If there is one part of your divorce to focus on, this is it. No part of your divorce will matter more. Having the best of intentions without educating yourself on your rights is doing yourself a huge disservice. The terms in your divorce judgment can have a profound impact on your future, and if you are anything like us, you want to move past this point in your life with a fresh, strong start and transition to a new, healthier, mindful space. Have we mentioned that it's a really good idea to have us review your agreements and final divorce documents before you submit them to the court?
A few final notes
Your divorce will be complete after your final divorce documents are filed and the court has signed off on them – but there are still a few steps you should take to ensure that you and your family are financially protected.
- Think about your retirement funds. Make sure that the Qualified Domestic Relations Order (QDRO) is entered and implemented (if there is a provision in your Judgment that provides retirement account(s) will be divided by QDRO). Look to our resources, What is a QDRO?, and Understanding QDROs for more.
- Change your beneficiaries. We're talking about life insurance, health insurance, and any other pay-on-death accounts. This is assuming it doesn't conflict with your Separation Agreement.
- Change your title and mortgage information as needed. These documents should reflect the name of the spouse to whom the asset was assigned. If you are deferring the sale of your home (holding off on selling or transferring the home until a date certain), you should consider severing joint tenancy or changing the title to reflect tenants-in-common so you each hold a 50% interest in the home.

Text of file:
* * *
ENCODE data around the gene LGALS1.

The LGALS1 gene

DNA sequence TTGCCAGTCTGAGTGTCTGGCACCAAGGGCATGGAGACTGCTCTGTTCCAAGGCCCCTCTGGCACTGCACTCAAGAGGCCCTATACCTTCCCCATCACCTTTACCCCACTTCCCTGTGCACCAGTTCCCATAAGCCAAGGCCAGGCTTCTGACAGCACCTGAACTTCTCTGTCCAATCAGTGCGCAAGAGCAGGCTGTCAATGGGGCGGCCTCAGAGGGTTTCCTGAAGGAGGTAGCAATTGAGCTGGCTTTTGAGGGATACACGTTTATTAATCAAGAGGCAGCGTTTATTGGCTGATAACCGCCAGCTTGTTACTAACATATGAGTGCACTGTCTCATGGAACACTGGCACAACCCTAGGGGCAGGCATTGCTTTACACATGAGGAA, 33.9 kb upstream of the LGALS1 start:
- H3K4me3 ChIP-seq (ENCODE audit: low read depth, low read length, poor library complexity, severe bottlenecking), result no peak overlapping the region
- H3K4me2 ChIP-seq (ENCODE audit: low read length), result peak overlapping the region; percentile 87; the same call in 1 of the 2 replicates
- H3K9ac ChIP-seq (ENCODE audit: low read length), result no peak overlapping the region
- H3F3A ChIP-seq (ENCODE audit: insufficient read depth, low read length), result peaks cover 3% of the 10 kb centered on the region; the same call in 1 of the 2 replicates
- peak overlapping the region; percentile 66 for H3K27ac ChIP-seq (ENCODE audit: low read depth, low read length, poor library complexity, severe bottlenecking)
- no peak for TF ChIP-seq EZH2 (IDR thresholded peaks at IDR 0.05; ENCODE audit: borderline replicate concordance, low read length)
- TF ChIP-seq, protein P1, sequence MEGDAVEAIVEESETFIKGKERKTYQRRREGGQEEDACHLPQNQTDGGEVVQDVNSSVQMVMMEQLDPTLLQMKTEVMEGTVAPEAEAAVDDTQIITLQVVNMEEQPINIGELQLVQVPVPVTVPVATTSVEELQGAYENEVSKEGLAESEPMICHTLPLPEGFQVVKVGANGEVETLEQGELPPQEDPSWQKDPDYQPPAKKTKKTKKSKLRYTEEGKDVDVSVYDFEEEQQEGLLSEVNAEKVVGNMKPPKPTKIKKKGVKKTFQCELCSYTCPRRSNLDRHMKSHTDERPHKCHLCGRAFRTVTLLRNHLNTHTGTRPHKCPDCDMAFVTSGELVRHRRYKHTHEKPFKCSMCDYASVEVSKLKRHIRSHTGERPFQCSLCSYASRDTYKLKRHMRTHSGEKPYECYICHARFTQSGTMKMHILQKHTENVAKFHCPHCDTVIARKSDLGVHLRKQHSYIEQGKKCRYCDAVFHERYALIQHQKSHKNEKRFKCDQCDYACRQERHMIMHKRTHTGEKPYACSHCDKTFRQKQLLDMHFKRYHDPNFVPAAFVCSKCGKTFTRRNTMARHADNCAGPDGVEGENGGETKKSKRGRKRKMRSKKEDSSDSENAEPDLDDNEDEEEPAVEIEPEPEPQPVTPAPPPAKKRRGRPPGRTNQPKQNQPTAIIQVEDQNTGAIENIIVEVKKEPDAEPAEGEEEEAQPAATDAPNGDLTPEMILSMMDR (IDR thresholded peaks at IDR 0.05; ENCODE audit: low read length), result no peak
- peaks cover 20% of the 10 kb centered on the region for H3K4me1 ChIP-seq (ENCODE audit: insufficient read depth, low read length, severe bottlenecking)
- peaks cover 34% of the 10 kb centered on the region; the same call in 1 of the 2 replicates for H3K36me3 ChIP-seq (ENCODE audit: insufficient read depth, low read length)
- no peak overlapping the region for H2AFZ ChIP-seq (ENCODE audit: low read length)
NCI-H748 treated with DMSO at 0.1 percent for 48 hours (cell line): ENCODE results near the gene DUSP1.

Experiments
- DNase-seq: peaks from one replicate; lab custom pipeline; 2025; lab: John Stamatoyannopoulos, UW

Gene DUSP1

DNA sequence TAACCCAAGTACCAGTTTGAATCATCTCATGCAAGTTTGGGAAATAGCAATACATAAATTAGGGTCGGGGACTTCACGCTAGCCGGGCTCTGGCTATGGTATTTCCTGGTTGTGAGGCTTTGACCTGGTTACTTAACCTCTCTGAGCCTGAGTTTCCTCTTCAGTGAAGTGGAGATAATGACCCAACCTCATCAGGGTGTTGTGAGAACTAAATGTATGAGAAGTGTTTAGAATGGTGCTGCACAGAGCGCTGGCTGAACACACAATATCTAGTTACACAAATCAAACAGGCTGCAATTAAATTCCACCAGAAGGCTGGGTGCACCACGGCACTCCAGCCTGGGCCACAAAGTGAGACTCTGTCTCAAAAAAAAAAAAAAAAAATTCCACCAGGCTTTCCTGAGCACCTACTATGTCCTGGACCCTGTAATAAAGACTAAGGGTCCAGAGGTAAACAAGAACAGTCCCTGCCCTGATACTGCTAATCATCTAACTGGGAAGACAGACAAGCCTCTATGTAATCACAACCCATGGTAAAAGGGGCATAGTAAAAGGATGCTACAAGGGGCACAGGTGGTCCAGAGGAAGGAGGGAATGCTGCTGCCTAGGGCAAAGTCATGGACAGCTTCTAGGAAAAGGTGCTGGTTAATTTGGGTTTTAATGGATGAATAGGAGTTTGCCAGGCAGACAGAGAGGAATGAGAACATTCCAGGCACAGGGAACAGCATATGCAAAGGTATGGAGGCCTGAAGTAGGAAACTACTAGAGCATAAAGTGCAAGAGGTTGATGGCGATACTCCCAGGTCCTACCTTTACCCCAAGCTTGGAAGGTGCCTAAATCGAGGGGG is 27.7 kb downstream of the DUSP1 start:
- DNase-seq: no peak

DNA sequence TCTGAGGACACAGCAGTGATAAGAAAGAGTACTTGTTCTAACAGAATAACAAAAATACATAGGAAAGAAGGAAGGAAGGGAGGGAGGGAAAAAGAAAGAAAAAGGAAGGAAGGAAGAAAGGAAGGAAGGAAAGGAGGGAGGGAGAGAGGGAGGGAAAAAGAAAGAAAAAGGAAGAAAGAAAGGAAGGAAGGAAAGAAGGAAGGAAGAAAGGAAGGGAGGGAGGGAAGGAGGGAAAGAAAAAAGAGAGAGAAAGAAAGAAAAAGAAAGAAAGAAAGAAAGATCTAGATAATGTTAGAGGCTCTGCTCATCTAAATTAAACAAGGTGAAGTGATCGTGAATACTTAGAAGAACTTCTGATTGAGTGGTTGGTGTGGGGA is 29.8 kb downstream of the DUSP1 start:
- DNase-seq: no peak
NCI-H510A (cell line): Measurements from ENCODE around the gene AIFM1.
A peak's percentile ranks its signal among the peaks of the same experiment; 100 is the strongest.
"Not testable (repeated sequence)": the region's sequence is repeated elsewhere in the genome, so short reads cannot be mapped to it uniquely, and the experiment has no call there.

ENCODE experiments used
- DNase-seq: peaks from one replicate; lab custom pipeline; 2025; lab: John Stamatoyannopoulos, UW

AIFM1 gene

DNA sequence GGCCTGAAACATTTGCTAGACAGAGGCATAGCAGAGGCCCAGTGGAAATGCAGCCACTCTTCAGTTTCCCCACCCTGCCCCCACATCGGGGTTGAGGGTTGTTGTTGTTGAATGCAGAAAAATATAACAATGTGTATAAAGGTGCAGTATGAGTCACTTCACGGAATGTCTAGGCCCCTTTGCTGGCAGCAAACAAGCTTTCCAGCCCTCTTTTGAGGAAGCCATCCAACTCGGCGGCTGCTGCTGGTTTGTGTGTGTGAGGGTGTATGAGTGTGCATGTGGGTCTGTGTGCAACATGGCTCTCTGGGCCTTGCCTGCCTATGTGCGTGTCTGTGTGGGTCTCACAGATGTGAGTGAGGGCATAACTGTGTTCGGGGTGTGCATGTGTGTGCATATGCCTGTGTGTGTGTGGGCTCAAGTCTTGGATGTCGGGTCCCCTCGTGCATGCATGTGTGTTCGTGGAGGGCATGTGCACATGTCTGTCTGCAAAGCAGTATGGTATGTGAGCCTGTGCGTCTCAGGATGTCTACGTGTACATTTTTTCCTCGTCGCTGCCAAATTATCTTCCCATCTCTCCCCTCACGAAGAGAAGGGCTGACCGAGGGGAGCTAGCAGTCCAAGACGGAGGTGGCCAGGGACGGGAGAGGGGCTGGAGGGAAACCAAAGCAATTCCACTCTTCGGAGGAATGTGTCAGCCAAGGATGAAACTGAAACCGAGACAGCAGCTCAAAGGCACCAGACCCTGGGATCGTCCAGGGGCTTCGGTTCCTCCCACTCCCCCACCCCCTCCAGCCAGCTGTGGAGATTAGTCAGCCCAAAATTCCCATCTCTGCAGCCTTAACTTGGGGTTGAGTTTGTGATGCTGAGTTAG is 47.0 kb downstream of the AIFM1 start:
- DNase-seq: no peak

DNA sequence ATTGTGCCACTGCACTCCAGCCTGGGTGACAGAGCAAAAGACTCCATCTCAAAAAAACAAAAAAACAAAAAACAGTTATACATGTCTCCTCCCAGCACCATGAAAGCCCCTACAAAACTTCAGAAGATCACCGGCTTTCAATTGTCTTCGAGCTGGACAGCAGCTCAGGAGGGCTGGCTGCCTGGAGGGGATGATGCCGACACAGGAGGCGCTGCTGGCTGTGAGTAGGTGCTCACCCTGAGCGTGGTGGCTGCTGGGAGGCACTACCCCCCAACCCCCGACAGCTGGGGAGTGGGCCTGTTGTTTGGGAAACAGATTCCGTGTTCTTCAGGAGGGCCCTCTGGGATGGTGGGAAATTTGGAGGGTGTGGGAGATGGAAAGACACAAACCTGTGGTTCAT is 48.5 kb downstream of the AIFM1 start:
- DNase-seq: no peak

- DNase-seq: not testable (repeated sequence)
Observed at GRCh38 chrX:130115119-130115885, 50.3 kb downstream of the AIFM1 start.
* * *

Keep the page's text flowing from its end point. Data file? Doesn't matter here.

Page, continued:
- Update your will and other estate planning documents. This includes the power of attorney and/or advanced health care directives.
- Notify your auto insurer of any changes in automobile drivers, ownership, and addresses.
- Remove your name from any debts or loans that are no longer your responsibility (to the extent possible).
- If you change jobs, notify your new employer of any court-ordered support you currently pay through automatic withholding (wage garnishment).
Celebrate how far you have come! Divorce is a marathon – not a sprint. You've worked hard to get here and we wish you the best in your next chapter.
We get it: Easier said than done.
But assuming your divorce is amicable (or heading in that direction), you can do this without full representation by a lawyer. Just remember, this is a process that you can't avoid – but that doesn't mean you need to struggle with it alone or spend $21,700 (the average cost of divorce per person in Colorado).
Take this one step at a time. We've guided and coached thousands of people through the process before you – we like helping (and we're good at it).